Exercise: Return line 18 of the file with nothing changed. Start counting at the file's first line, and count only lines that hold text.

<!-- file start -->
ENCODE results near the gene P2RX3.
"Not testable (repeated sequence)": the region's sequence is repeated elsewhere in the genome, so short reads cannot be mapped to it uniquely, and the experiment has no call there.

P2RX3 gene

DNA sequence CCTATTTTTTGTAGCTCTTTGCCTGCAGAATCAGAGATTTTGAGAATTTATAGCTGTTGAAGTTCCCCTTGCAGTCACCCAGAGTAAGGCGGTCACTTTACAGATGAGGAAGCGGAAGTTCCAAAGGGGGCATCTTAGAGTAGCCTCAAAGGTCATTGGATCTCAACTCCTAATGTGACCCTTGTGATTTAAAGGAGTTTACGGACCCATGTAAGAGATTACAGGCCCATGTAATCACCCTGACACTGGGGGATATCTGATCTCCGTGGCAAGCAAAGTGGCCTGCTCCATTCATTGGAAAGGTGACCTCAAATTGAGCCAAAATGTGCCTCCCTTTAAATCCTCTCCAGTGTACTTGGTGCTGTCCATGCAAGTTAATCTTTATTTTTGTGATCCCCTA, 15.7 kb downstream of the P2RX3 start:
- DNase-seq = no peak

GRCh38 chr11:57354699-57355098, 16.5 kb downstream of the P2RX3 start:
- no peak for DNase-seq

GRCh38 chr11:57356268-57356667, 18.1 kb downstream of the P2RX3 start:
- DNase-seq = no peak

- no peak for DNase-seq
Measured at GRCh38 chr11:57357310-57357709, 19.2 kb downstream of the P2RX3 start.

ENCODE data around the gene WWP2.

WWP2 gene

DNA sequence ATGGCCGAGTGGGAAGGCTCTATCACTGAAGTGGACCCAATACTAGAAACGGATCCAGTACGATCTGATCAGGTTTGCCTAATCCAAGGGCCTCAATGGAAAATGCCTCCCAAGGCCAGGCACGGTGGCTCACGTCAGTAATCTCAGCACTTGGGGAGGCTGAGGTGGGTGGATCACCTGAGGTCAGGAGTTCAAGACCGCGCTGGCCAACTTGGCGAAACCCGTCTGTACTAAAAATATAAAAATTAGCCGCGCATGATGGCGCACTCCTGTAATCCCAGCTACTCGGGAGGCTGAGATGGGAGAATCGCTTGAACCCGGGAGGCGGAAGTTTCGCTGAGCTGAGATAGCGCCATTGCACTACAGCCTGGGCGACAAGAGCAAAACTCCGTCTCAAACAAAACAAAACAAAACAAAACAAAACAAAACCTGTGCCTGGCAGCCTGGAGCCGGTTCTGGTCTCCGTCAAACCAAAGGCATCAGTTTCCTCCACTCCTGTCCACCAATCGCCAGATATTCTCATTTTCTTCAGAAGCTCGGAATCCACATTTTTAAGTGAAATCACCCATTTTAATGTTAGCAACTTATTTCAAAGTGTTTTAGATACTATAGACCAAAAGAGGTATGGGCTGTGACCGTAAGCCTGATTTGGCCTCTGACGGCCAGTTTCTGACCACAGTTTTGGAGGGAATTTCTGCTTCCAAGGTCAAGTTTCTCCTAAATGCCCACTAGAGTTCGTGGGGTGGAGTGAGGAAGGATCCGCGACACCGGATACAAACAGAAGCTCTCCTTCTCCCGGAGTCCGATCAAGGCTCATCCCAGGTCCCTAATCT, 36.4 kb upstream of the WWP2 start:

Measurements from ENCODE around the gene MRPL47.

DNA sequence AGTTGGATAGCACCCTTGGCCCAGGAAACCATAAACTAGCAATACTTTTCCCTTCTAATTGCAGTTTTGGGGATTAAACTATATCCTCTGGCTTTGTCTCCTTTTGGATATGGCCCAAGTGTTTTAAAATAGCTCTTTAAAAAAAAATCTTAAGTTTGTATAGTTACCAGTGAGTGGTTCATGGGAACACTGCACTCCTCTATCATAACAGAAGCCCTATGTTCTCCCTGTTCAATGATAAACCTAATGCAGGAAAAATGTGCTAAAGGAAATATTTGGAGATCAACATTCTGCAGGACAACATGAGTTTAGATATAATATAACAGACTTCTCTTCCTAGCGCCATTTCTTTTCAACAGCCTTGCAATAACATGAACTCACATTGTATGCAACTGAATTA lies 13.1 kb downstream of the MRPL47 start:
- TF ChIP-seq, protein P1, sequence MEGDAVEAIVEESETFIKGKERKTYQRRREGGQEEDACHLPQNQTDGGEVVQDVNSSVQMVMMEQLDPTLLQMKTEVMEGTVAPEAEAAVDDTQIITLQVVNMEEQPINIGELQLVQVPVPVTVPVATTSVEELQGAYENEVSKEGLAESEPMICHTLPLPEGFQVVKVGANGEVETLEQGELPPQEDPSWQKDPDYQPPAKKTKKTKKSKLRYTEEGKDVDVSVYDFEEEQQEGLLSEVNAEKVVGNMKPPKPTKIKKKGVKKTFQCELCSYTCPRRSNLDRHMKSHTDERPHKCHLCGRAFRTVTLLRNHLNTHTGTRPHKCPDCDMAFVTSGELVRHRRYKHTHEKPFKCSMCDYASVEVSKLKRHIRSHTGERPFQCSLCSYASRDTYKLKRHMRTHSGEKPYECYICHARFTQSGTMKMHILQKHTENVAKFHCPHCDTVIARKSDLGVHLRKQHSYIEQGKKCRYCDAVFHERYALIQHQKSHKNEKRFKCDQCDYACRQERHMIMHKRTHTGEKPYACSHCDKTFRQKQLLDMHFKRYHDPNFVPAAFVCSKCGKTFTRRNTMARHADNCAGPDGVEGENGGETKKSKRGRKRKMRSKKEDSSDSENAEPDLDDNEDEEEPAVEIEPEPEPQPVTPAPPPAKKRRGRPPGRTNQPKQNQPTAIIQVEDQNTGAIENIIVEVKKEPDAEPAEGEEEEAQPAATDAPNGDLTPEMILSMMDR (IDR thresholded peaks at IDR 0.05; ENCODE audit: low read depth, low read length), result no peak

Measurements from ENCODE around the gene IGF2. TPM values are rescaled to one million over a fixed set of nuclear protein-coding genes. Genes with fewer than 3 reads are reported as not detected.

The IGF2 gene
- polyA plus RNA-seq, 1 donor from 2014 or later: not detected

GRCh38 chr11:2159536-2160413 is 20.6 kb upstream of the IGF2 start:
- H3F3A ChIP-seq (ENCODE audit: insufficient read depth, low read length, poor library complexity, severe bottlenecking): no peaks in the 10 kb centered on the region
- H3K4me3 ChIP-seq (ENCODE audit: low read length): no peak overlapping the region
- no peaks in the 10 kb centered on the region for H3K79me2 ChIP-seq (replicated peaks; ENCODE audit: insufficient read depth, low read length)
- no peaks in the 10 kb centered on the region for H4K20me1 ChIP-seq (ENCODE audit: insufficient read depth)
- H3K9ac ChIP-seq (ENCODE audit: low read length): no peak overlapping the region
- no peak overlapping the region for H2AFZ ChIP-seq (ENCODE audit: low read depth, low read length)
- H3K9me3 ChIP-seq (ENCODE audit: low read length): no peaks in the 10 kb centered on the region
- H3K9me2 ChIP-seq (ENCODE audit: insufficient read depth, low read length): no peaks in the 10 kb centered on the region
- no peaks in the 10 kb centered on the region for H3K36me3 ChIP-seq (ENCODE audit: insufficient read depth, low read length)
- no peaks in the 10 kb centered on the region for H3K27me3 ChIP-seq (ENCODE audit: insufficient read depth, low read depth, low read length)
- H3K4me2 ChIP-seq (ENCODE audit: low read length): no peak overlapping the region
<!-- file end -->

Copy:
Measurements from ENCODE around the gene IGF2. TPM values are rescaled to one million over a fixed set of nuclear protein-coding genes. Genes with fewer than 3 reads are reported as not detected.